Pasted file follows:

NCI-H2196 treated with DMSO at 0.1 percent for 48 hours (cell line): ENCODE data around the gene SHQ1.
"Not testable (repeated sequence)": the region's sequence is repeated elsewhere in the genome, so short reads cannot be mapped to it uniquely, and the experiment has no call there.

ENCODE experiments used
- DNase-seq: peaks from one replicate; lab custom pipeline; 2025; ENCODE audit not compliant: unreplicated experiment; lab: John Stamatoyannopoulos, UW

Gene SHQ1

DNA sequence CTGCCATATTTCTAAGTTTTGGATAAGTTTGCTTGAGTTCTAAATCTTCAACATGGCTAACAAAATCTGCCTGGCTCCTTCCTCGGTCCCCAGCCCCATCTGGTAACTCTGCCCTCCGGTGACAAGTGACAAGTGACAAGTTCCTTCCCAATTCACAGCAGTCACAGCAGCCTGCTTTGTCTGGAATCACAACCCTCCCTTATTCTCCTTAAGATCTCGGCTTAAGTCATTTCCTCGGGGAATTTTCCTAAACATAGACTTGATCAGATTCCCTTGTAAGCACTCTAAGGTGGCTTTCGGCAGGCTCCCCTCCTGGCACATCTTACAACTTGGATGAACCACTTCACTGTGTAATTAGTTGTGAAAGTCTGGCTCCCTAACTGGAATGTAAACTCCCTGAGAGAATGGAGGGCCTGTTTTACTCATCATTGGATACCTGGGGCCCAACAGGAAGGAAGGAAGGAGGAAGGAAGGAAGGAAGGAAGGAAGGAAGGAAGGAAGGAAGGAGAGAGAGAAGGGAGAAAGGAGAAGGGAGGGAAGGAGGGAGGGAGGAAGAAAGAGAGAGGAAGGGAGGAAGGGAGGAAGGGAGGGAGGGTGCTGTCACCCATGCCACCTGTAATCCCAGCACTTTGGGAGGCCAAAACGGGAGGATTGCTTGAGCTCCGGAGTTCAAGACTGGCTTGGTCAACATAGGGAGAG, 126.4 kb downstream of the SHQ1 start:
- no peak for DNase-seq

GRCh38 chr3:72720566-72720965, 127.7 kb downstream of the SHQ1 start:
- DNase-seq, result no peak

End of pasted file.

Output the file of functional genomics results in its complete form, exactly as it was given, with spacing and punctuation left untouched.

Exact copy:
NCI-H2196 treated with DMSO at 0.1 percent for 48 hours (cell line): ENCODE data around the gene SHQ1.
"Not testable (repeated sequence)": the region's sequence is repeated elsewhere in the genome, so short reads cannot be mapped to it uniquely, and the experiment has no call there.

ENCODE experiments used
- DNase-seq: peaks from one replicate; lab custom pipeline; 2025; ENCODE audit not compliant: unreplicated experiment; lab: John Stamatoyannopoulos, UW

Gene SHQ1

DNA sequence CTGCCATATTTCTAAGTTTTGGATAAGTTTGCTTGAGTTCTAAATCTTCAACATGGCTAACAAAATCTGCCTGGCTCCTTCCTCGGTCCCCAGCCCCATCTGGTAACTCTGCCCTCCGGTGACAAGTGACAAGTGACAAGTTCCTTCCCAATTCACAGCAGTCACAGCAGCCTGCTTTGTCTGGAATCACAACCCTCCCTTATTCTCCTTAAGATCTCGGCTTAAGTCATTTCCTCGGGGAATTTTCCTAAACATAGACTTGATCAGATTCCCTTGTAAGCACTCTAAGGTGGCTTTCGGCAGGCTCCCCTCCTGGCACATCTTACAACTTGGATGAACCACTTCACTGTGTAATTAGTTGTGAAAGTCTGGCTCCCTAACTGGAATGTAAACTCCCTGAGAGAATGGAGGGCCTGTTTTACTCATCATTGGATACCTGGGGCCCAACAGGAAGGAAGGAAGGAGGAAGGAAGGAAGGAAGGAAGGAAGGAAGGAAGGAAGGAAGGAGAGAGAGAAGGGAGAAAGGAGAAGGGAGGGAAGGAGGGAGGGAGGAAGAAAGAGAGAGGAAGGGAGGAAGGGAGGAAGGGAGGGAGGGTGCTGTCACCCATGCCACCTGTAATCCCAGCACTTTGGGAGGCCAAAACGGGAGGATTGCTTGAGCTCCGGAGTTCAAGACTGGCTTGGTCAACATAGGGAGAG, 126.4 kb downstream of the SHQ1 start:
- no peak for DNase-seq

GRCh38 chr3:72720566-72720965, 127.7 kb downstream of the SHQ1 start:
- DNase-seq, result no peak